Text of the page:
Speaker's Corner: Does swearing an oath make a difference?

Almost everyone who has been engaged in the trial process has wondered at times if having witnesses swear an oath or affirm to tell the truth makes it more likely that they will actually do so.

It’s easy to be cynical and see the whole procedure as just some antiquated notion from the past when there was a concern for our immortal souls. Outside of the possible penalties that may result from lying, one might think oaths have little value in the truth-seeking process.

But the relatively new field of behavioural economics may have an empirically based answer to the effectiveness of oaths. Behavourial economics looks at how people make choices.

Unlike classic economics, which makes the assumption of rational behaviour by individuals, the behavioural area constructs various experiments to test what affects people’s choices.

In a recent U.S. study, one set of experiments aimed to determine whether people would cheat if given a chance to do so.

Two groups of undergraduates had five minutes to solve some math problems. For each correct answer, they received a nominal amount of money. Individuals in one group had to report how many correct responses they had and then hand in their answer sheets.

Members of the second group had instructions to shred their answer sheets and report the number of correct answers. Thus, the second group had a chance to cheat.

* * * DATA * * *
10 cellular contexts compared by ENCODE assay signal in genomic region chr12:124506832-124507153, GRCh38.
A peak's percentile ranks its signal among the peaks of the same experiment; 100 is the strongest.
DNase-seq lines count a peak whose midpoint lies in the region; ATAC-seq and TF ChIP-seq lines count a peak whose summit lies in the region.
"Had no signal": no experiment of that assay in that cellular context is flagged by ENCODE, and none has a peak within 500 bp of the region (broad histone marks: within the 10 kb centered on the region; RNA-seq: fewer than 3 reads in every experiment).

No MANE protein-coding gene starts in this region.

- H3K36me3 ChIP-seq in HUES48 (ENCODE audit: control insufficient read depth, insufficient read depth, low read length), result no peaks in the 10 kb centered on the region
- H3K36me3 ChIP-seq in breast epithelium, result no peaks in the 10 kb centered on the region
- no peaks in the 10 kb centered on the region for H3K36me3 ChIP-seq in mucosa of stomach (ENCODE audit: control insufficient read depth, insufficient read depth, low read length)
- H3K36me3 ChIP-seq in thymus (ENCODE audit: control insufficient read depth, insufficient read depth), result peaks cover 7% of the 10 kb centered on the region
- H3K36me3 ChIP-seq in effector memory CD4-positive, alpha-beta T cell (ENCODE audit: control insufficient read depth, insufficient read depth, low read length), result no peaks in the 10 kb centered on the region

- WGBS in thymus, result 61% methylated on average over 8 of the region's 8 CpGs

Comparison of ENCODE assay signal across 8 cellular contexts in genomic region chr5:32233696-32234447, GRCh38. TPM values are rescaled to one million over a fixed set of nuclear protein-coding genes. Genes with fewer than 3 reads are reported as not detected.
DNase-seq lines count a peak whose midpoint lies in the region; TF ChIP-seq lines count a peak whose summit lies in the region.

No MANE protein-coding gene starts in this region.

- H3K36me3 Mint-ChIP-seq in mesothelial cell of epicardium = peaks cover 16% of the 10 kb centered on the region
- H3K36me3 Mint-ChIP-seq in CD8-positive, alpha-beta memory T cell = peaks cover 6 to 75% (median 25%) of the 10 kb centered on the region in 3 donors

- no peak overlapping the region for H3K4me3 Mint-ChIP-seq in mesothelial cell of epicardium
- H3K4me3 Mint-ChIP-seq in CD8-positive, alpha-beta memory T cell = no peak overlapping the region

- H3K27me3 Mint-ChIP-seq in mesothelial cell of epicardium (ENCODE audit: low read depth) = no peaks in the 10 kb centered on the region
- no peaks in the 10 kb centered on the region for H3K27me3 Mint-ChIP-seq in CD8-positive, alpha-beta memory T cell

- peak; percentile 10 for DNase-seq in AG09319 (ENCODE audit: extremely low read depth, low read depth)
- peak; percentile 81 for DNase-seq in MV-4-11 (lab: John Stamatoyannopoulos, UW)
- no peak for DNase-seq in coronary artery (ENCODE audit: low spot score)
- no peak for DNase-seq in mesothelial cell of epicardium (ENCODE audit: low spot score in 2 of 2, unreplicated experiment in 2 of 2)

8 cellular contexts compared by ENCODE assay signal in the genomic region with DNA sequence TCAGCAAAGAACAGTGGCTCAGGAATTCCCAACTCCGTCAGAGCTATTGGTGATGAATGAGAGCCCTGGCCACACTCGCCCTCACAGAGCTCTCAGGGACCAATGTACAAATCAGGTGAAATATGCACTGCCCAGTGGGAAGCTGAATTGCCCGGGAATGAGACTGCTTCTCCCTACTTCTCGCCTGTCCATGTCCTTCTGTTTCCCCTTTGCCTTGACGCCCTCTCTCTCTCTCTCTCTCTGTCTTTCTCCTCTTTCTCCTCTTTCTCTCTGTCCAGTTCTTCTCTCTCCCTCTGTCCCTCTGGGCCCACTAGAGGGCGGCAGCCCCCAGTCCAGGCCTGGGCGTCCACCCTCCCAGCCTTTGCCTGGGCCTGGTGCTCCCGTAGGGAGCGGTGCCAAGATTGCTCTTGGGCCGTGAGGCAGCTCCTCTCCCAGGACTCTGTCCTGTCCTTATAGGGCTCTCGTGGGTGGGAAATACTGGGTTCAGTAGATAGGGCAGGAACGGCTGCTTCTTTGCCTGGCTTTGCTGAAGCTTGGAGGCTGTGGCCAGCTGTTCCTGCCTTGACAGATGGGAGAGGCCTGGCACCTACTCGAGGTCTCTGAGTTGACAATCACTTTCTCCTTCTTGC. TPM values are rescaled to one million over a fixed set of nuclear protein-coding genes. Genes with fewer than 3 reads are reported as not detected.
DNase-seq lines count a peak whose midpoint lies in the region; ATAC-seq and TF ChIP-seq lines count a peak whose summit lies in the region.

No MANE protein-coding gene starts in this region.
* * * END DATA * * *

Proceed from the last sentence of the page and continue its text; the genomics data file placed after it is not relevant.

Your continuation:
The result was that the group that had the chance to cheat had statistically higher scores (33 per cent higher) than the group that didn’t have the opportunity to deceive.

Members of the second group didn’t cheat as much as they could but they did a little. This is similar to a witness on the stand who doesn’t tell only lies during testimony in court.

It’s not an earth-shattering result, so how does it relate to oaths? Those running the experiment ran the same process again but with a difference. They gave two groups a task to do as before.

This time, however, both groups had a chance to cheat. Before doing the math problems, members of one of the two groups were asked to recall 10 books they had read in high school. The other group was asked to recall the Ten Commandments.

The result was that the group asked to recall the 10 books from high school cheated while the group asked to recall the Ten Commandments did not. This was the case even though most of the students tasked with recalling the Ten Commandments couldn’t remember more than a few of them.

In yet one more experiment, instead of recalling the Ten Commandments, the students were asked to read a statement indicating that the experiment was subject to the honour code of the university before they did the math problems.

Members of the other group were asked, as before, to recall 10 books they had read in high school before doing the problems. The result was that the students who read the statement didn’t cheat. This was the case even though there was, in fact, no university honour code.

Thus, it wasn’t the religious element of the Ten Commandments but having an ethical standard in mind just before having the opportunity to cheat that made the difference.

The researchers in this experiment concluded that “when we are removed from any benchmarks of ethical thought, we tend to stray into dishonesty. But if we are reminded of morality at the moment we are tempted, then we are much more likely to be honest.”

Therefore, it would seem that the requirement of swearing or affirming to tell the truth is a way of reminding those who testify of an ethical obligation. As a result, it makes it more likely that they will in fact tell the truth.

Michael Demczur is an assistant Crown attorney in York Region.

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